“It is not the truth that will hurt you; it is the lies.” Marion Elizabeth Witte
I am very pleased to feature Memoir Author Marion Witte in this interview about her memoir, Little Madhouse on the Prairie: A True-Life Story of Overcoming Abuse and Healing the Spirit. Marion and I met on Goodreads. My book reviews can be found on Goodreads and Amazon.
Welcome , Marion!
KP: Your memoir, “Little Madhouse on the Prairie,” begins by going back two generations in your family. Why?
MW: I had a desire to understand what it was that made my parents act and behave as they did. I intuitively knew that there must be a reason for how they parented. I came to believe it was a learned behavior, so I wanted to go back and find its source. Both of my parents came from rather stoic cultural and genetic backgrounds – Scandinavian and German – and they were very closed-mouthed when it came to talking about family “issues.” I wasn’t going to find out what I needed to learn from them, so I needed to go back to the ancestral source. It seemed as if “not talking” was part of the problem, and I discovered that to be true.
KP: When did your mother begin the physical abuse?
MW: It began, to the best of my recollection, when I was about three years old. I have a theory that my mother may have suffered from post-partum depression after my sister was born. Both my brother’s and my world were turned upside down after my sister was born. To me, something changed in our lives. Maybe everything in her life – the three children, the farm workload, a husband who abandoned her every night to go to the bar in town – tipped the scales.
KP: Describe the circumstances that would prompt her anger.
MW: It was pretty random and unpredictable. That was even more difficult than knowing you’d done something wrong. Or that it was precipitated by something other than my behavior. For a while I tried to control things by being as good as I could, or as quiet as I could. But when that didn’t work, I tried to absent myself from the physical situation.
KP: Discuss the moment you realized your father was incapable of coming to your defense.
MW: The first time I realized it was when I told him how my mother was treating me. My father was gone a lot, but when he was home I realized my mother did not punish us. I came to believe he was totally unaware of what was happening. I decided to share very carefully what was happening in my life. I was waiting for him to rise to the occasion and whisk me away. The opposite happened. He left. Then he came back and told me he was leaving my mother and we would never see him again. That was all traumatic for a little girl. That was when the abject loneliness began, because I knew I was alone in the world. I also believed he was leaving because I told him my “secrets.” I never spoke to him about it again until he was on his death bed.
KP: Were any adult friends or family aware of the abuse?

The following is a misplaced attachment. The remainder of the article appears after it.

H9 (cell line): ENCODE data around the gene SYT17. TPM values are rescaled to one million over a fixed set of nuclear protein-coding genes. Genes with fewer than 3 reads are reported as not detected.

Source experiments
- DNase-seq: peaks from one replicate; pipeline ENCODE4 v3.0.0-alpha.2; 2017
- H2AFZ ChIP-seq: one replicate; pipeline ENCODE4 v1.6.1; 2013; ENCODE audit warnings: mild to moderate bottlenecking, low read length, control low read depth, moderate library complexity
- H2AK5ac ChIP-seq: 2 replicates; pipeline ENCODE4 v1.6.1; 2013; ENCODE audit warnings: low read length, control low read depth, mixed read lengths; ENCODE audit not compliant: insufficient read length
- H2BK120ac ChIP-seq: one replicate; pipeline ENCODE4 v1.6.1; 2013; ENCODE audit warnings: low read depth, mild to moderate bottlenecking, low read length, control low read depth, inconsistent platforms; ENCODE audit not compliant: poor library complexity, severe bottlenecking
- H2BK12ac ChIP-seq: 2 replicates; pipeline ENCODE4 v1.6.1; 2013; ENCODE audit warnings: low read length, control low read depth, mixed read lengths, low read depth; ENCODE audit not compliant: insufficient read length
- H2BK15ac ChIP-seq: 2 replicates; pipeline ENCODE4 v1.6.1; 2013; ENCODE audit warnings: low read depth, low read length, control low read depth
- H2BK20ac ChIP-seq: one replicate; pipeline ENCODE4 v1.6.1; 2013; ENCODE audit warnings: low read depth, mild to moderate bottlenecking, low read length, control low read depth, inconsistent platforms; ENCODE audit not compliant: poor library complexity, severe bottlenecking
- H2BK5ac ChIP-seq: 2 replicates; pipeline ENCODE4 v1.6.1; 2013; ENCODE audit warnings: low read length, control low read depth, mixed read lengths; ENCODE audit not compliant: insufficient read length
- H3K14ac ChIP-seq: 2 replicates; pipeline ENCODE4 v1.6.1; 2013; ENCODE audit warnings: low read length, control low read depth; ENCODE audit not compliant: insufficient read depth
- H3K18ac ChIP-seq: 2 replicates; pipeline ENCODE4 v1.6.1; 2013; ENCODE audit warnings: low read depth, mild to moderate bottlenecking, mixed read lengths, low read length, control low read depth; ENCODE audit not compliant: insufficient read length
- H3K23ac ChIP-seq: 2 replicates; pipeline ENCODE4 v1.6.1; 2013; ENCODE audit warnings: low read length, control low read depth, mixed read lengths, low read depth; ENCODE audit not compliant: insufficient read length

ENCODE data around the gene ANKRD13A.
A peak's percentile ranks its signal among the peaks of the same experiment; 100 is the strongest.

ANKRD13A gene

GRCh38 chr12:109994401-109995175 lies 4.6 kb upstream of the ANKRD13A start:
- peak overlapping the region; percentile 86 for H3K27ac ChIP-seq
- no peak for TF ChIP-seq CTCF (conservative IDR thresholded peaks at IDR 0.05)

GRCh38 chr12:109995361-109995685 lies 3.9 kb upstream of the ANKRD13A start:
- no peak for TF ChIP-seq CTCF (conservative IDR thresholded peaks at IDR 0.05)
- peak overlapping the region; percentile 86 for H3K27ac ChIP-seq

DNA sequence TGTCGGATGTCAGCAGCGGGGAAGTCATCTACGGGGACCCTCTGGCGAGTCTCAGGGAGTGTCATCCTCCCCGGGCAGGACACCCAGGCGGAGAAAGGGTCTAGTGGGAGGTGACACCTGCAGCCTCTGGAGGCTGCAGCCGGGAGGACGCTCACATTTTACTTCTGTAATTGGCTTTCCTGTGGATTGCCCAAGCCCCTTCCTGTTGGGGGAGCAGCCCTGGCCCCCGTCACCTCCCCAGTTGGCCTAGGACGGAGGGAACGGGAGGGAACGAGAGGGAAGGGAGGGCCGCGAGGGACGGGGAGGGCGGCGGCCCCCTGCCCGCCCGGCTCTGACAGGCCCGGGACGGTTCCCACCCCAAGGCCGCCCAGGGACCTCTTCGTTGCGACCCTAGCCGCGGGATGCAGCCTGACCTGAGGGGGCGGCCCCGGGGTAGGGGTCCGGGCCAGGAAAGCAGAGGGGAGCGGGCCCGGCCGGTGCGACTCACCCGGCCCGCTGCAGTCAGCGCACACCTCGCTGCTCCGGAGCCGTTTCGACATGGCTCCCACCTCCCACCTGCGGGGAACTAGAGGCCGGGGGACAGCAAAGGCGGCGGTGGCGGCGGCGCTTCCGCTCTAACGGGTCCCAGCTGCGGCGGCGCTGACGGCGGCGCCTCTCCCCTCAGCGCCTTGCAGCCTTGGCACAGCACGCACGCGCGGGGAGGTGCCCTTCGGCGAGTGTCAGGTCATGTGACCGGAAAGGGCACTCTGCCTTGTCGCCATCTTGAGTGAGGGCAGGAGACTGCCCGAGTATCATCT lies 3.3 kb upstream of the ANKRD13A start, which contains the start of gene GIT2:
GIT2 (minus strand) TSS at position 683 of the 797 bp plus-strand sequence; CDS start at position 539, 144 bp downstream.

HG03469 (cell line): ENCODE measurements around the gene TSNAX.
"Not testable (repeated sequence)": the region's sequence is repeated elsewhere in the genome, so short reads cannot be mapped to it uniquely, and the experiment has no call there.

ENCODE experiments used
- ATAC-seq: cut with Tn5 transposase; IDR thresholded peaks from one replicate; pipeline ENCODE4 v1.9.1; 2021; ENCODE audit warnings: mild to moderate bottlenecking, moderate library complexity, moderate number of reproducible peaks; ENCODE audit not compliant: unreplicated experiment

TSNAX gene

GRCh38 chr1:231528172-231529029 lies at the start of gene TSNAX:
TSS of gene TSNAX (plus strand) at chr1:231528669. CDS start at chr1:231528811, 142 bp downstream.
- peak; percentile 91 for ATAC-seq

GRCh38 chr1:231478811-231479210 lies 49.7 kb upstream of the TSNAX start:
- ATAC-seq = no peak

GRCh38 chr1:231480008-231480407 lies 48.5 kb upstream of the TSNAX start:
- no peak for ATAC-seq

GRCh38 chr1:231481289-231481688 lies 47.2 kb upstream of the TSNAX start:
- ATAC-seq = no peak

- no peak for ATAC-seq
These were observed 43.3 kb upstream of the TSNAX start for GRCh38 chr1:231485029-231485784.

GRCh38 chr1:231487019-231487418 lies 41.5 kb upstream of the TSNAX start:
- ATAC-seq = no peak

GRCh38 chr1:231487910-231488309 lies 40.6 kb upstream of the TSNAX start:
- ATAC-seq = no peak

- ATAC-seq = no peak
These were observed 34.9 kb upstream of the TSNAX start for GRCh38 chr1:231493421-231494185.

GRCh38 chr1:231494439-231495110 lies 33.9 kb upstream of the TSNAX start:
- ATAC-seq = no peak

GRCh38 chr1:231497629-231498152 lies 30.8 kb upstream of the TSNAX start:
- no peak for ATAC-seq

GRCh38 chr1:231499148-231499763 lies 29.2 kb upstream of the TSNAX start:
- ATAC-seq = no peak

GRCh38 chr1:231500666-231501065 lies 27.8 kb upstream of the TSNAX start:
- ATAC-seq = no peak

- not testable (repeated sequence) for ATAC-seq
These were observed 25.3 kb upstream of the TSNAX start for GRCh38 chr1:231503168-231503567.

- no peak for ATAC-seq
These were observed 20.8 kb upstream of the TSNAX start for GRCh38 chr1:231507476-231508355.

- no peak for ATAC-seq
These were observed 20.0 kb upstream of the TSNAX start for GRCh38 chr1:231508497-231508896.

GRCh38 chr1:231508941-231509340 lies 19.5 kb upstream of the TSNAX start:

MW: I don’t know. At the time I thought not because no one ever said anything. As an adult I believe the family that lived on the same farm was aware. My aunt, I think, knew something wasn’t right. I also think the teachers at my school had an idea something was not right.
KP: When did you finally say to yourself “enough is enough”?
MW: I was sixteen and my mother and I had an argument. She went into the porch to get the wooden oak rod she used to beat me with and I snapped. I broke the rod into two pieces and threw my mother against the washing machine. The years of pent-up rage came out. I told her enough was enough and that next time I would kill her. My life could have taken a whole different path that day if I had made good on that promise.
KP: When your mother finally stopped abusing you, you seemed to start abusing yourself. What happened in high school?
MW: After that event there was something released in me that I’d been shoving down. It exploded in high school and I was angry and it was coming out in the most inappropriate ways. I turned into a juvenile delinquent. I started drinking and defying the teachers. The result of years of abuse started pouring out and I took my anger out at people in authority.
KP: You were so successful in your early career. In what ways did your childhood abuse interfere with your enjoyment of that success?
MW: Because nothing I did it was ever good enough. It was never perfect. It was a constant struggle to accept and enjoy the success. Outwardly I appeared to be climbing the ladder. Inside I couldn’t climb it high enough or fast enough. No matter what accolades I earned, it didn’t satisfy me because I didn’t feel it inside. No external achievement could change how I felt inside.
Most people had no idea this is how I felt – because when you’re abused as a child you’re always pretending everything is okay.
KP: You write with compassion about your family, even though they wounded you. Is forgiveness part of the healing process?